Can a revived investigative reporting push be the key to saving the Union-Tribune from losing its identity, as well as its already dwindling advertising business, to its big northern sibling, the Los Angeles Times?
Or has the beleaguered San Diego news operation finally reached its end, to be ignominiously folded into the L.A. paper, itself facing an existential turning point as owner Patrick Soon-Shiong casts about in the worlds of streaming video and e-sports for a place to park his retooled journalism model?
"The San Diego Union-Tribune is seeking a topic editor to supervise its Watchdog & Accountability team, which consists of two investigative reporters, one data specialist and beat reporters for education, military, government and politics," says a help-wanted notice posted on Glassdoor this week.
"The successful candidate will demonstrate the ability to supervise reporters, oversee newsgathering, enforce standards, edit copy and orchestrate collaboration with other groups. Topic editors share with peers the work of managing the home page and other digital assets and work with the group to prioritize and plan."
Applicants must also have a "working knowledge of digital analytics and social media platforms."
After "Spotlight," the blockbuster 2015 feature film centered on the Boston Globe, hard-core investigative spin on daily reporting has become popular for American newspapers. The practice is believed by publishers to add glamor and intrigue to what their publications used to play as hum-drum reports of city council meetings and crime in the streets.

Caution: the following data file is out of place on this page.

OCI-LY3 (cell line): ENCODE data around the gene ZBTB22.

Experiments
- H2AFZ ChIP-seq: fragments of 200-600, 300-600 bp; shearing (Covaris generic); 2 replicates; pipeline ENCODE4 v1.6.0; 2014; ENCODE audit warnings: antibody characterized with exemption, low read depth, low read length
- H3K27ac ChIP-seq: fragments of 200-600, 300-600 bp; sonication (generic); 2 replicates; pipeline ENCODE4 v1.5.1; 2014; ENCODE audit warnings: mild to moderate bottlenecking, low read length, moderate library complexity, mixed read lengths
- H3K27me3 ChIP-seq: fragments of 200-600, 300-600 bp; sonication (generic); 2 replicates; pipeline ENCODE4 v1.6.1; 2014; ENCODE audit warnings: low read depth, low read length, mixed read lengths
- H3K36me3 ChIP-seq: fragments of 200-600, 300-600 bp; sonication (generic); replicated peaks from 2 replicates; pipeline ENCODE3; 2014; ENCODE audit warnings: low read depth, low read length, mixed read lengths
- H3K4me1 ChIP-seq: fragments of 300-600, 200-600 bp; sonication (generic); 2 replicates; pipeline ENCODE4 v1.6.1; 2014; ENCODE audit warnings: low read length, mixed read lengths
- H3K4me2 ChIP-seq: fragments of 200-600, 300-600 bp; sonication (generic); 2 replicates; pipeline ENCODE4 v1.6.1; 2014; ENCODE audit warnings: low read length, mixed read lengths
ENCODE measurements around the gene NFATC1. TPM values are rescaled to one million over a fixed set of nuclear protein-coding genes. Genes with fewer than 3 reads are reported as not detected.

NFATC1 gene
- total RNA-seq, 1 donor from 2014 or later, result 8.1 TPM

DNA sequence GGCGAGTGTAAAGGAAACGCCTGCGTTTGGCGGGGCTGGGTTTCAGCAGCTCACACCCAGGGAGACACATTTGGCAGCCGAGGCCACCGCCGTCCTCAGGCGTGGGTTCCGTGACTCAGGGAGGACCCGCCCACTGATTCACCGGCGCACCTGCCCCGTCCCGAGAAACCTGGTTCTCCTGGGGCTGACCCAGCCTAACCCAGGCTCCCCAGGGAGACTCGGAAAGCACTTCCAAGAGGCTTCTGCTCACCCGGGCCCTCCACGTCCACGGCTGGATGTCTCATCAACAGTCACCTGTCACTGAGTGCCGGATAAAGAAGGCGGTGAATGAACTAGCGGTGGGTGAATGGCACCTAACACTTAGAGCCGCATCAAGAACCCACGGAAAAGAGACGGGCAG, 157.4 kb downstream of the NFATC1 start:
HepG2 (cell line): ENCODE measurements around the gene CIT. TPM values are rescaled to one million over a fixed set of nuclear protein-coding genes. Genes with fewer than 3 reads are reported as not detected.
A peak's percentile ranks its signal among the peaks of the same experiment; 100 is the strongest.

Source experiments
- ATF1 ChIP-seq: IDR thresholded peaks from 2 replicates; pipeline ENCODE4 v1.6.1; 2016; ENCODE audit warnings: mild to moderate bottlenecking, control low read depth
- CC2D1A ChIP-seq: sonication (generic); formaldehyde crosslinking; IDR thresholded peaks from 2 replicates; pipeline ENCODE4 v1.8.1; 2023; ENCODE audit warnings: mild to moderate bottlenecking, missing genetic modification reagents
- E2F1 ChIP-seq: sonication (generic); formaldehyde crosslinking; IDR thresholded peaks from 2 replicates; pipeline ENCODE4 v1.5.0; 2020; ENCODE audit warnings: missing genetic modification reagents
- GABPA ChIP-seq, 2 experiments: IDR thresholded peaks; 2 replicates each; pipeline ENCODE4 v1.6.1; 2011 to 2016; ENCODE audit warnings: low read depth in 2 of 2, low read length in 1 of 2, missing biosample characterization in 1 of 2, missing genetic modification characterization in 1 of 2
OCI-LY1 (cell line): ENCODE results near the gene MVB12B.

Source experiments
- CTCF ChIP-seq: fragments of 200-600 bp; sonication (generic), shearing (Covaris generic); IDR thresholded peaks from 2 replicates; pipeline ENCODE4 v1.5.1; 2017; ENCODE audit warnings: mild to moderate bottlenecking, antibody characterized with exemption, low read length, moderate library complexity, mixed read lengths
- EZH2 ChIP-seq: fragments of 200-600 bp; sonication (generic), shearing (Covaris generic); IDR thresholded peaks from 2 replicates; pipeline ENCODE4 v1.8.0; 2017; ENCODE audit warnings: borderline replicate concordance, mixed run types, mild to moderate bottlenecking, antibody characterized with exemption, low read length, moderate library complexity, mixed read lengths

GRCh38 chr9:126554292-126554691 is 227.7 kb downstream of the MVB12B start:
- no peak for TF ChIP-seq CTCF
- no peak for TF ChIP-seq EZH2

So-called investigative units have been used to advance political agendas.
Under the U-T's ownership by Republican kingpin Doug Manchester, between 2011 and 2015, the investigative team was enhanced by the arrival from Dallas, Texas of Trent Seibert, formerly employed by a website backed by the conservative Koch brothers.
Seibert and his cohorts in the investigative unit took up their cudgels against Manchester's political enemies without disclosing the publisher's skin in the game, leaving his friends, including Republican congressman Duncan Hunter, unscathed.
Manchester sold the paper to Tribune Publishing of Chicago and Siebert returned to Texas to work for a TV station. He was at work setting up a new non-profit investigative website when he died of unannounced causes in August at age 47.
New Union-Tribune ownership, including Tribune and subsequently Soon-Shiong has nursed the paper's investigative unit along, in part by reversing course on covering the foibles of the GOP's Hunter, who now stands indicted for federal campaign funding violations.
But other venerable political institutions, including San Diego State University, have somehow escaped the paper's investigative notice, despite a slew of negative audits pouring forth from both Washington and Sacramento.
Insiders note that the U-T's latest investigative job offering, requiring "ten years of experience as a professional journalist at [a] reputable news publication or website," comes on the heels of Soon-Shiong's successful exploitation of several Times stories for popular podcasts and scripted cable TV series, including Dirty John, based on a six-part investigative project about a Hollywood con artist.
San Diego, including La Jolla, along with Rancho Santa Fe to the north, could hold similar potential for uncovering a gamut of shifty characters, who may find themselves grist for Soon-Shiong's voracious content mill.
In addition to podcasts, cable, and streaming video, the billionaire L.A. physician - who made his fortune in cancer drugs - has also been touting so-called e-sports, for which he is building an arena as part of the Times complex in El Segundo south of LAX.
After scooping up an interest in San Diego-based Daybreak Game Company, purveyor of popular H1Z1, Soon-Shiong told the Washington Post last month, "We could take an engine like this and find a way to enhance a different form of social network, and games add an element of storytelling."